Safety Recall No. 983 Brake Booster Vacuum Hose Models 2000-2001 (PL) Dodge and Plymouth Neon NOTE: This recall applies only to the above vehicles equipped with a: Ø 2.0L engine (“C” in the 8th VIN Position) built through March 21, 2001 (MDH 0321XX) or a Ø 2.0L High Output engine (“F” in the 8th VIN Position) built through April 11, 2001 (MDH 0411XX). IMPORTANT: Some of the involved vehicles may be in dealer new vehicle inventory. Federal law requires you to stop sale and complete this recall service on these vehicles before retail delivery. Dealers should also consider this requirement to apply to used vehicle inventory and should perform this recall on vehicles in for service. Involved vehicles can be determined by using the DIAL VIP System. Subject The brake booster vacuum hose on about 350,000 of the above vehicles may swell due to oil contamination and become disconnected. A disconnected hose could cause a loss of power brake assist and an increase in engine idle speed. This can increase stopping distance and cause an accident without warning. Repair The brake booster vacuum hose must be replaced. © Copyright 2001, DaimlerChrysler Corporation, All Rights Reserved Safety Recall No. 983 -- Brake Booster Vacuum Hose Page 2 Parts Information Each dealer to whom vehicles in the recall were invoiced (or the current dealer at the same street address) will receive enough Brake Booster Vacuum Hoses to service about 10% of those vehicles. Dealers should determine which brake booster vacuum hose is required for each vehicle at the time appointments are scheduled to assure that the correct part is available when the customer arrives. The vacuum hose for the vehicle to be serviced may be determined by: Ø Using the part code in the third column of the VIN list along with the following table (involved dealers); Ø Using the VIN and part number list electronically transmitted to DIAL System Function 53 (involved dealers); or...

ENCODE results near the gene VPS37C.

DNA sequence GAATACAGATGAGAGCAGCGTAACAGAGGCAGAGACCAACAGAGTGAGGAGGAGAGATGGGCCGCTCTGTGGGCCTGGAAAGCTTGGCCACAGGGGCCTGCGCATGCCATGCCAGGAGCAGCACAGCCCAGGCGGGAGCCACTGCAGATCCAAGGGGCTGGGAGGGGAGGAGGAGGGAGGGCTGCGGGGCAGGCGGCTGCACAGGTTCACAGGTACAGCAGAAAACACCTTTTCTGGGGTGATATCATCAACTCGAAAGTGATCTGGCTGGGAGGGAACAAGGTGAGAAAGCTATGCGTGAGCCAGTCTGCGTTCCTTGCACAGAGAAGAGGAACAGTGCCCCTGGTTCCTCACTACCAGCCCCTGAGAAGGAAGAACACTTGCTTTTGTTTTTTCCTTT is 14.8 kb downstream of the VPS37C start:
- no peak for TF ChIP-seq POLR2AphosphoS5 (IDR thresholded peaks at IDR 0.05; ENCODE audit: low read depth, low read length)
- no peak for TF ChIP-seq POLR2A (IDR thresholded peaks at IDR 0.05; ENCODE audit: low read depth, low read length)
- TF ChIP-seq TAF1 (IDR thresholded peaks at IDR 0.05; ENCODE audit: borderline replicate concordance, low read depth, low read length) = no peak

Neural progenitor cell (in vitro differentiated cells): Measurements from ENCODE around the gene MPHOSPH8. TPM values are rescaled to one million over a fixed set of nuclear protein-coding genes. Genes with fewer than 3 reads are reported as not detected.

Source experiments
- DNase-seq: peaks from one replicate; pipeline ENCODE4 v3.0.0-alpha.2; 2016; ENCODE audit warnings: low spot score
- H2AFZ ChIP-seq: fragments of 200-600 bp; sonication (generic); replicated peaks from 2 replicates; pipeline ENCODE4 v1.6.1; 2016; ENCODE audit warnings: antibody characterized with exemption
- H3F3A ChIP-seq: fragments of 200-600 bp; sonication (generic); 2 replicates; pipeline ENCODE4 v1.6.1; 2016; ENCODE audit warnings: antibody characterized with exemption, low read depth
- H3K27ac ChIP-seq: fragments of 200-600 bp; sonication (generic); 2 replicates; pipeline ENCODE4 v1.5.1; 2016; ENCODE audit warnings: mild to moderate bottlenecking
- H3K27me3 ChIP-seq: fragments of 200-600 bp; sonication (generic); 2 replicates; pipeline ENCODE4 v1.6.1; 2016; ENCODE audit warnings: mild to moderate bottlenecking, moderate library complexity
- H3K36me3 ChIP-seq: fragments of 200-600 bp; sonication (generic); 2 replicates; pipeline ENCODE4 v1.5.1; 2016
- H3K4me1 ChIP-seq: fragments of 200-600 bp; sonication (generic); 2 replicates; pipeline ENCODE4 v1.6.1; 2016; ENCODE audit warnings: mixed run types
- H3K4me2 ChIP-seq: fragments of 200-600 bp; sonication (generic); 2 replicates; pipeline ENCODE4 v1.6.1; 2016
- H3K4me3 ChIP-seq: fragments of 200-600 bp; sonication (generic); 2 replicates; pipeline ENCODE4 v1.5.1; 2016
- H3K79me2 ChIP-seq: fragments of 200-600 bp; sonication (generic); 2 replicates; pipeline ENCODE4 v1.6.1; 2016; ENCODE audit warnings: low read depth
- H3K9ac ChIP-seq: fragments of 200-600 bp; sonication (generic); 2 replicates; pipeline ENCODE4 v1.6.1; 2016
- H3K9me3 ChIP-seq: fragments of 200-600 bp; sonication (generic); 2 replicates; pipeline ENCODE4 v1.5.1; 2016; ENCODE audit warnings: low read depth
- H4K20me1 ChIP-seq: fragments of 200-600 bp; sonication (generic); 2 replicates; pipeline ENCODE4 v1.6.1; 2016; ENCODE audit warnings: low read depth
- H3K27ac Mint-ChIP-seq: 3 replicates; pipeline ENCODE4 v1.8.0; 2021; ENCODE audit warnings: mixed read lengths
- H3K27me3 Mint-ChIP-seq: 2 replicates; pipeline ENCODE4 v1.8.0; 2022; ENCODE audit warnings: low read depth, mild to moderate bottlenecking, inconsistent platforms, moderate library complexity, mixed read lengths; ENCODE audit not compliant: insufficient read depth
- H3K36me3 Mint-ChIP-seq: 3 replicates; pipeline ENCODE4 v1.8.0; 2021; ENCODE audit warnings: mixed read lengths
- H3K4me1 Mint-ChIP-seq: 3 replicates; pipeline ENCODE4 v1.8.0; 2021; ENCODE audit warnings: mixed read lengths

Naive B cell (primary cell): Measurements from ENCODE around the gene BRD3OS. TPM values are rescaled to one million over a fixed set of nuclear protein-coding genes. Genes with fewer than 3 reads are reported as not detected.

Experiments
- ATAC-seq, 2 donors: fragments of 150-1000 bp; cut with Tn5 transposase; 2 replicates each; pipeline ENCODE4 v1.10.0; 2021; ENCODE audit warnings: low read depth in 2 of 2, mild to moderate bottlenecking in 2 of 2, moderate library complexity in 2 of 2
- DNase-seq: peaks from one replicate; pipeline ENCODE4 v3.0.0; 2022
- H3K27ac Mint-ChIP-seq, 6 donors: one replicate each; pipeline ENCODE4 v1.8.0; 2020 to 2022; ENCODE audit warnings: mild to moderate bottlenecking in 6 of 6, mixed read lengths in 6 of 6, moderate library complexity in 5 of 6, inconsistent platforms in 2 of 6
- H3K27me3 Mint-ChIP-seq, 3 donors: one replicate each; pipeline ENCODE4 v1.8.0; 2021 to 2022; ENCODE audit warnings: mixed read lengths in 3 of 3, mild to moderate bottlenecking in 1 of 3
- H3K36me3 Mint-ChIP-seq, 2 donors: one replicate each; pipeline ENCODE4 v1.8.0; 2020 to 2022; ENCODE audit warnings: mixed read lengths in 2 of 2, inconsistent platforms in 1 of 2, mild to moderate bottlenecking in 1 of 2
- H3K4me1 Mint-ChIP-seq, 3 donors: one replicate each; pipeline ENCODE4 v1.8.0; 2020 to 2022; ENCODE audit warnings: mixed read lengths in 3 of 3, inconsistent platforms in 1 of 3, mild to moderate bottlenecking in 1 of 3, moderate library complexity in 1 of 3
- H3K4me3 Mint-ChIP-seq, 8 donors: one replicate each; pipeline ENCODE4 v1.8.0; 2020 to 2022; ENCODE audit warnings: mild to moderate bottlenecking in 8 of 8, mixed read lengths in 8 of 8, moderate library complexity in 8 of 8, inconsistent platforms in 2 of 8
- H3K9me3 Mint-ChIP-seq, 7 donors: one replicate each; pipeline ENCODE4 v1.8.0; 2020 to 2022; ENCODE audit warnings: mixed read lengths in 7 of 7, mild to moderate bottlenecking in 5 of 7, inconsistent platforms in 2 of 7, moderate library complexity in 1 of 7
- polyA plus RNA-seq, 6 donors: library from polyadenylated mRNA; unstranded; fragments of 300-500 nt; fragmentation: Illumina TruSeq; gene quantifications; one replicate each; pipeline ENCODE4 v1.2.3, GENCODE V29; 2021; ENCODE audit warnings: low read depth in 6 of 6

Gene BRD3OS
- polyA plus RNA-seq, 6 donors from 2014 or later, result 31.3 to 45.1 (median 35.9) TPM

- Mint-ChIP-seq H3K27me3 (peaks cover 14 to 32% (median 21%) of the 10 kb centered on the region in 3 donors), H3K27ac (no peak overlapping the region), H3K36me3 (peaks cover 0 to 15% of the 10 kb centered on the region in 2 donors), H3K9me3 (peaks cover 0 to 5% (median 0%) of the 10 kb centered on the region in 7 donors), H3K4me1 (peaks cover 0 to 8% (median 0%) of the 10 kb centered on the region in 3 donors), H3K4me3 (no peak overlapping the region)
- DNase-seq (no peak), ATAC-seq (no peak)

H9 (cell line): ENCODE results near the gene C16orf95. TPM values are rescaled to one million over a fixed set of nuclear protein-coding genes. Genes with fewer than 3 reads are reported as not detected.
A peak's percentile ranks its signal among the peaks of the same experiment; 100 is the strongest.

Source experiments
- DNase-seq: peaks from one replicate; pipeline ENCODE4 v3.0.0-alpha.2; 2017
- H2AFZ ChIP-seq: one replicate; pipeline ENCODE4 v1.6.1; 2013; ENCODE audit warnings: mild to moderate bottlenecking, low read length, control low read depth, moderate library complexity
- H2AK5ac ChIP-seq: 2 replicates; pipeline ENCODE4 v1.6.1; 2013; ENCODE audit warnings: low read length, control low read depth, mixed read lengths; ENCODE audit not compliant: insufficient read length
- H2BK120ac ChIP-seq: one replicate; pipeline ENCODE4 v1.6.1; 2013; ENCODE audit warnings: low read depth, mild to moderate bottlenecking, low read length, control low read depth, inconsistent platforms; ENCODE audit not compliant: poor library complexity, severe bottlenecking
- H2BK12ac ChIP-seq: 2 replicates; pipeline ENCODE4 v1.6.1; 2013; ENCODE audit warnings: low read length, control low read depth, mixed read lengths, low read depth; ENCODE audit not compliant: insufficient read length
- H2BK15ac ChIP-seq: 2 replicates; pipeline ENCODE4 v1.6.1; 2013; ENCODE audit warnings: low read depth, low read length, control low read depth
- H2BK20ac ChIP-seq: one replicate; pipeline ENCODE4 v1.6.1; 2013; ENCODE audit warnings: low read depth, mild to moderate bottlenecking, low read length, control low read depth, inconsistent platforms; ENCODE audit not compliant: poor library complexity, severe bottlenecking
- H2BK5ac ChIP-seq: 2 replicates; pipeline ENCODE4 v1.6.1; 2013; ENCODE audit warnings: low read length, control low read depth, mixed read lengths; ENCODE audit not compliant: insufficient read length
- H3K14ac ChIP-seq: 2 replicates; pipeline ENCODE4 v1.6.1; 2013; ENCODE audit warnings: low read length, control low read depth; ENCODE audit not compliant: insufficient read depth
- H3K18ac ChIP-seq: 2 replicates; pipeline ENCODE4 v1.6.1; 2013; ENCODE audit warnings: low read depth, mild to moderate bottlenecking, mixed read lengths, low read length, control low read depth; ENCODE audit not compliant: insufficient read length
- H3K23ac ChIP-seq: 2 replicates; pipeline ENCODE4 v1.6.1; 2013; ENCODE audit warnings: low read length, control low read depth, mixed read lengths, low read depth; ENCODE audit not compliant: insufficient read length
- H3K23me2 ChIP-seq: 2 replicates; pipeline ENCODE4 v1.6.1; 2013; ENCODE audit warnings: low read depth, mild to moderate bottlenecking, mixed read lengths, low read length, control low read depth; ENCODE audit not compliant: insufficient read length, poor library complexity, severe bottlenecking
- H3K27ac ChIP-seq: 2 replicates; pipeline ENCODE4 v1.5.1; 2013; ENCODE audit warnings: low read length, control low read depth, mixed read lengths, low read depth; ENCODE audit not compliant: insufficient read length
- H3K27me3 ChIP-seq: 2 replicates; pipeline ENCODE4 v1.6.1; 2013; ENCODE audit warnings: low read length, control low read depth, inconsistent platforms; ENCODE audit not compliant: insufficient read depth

GENERAL PROCEDURES Driveshaft Runout and Balancing Special Tool(s) Dial Indicator Gauge with Holding Fixture 100-002 (TOOL-4201-C) or equivalent Mastertech® Series MTS 4000 Driveline Balance and NVH Analyzer (Vetronix) 257-00018 or equivalent Driveshaft Inspection NOTE: Driveline vibration exhibits a higher frequency and lower amplitude than high-speed shake. Driveline vibration is directly related to the speed of the vehicle and is noticed at various speeds. Driveline vibration can be perceived as a tremor in the floorpan or heard as a rumble, hum or boom. NOTE: Refer to Specifications in this section for all runout specifications. 1. NOTE: Do not make any adjustments before carrying out a road test. Do not change the tire pressure or the vehicle load. Carry out a visual inspection of the vehicle. Operate the vehicle and verify the condition by reproducing it during the road test. • 2. With the vehicle in NEUTRAL, position it on a hoist. For additional information, refer to Section 100-02. • 3. The concern should be directly related to vehicle road speed, not affected by acceleration or deceleration or could not be reduced by coasting in NEUTRAL. The driveshaft should be kept at an angle equal to or close to the curb-weighted position. Use a twin-post hoist or a frame hoist with jackstands. Inspect the driveshaft for damage, undercoating or incorrectly seated U-joints. Rotate the driveshaft slowly by hand and feel for binding or end play in the U-joint trunnions. Remove the driveshaft. For additional information, refer to Section 205-01. Inspect the slip yoke splines for any galling, dirt, rust or incorrect lubrication. Clean the driveshaft or install new U-joints as necessary. Install a new driveshaft if damaged. After any corrections or new components are installed, recheck for the vibration at the road test speed.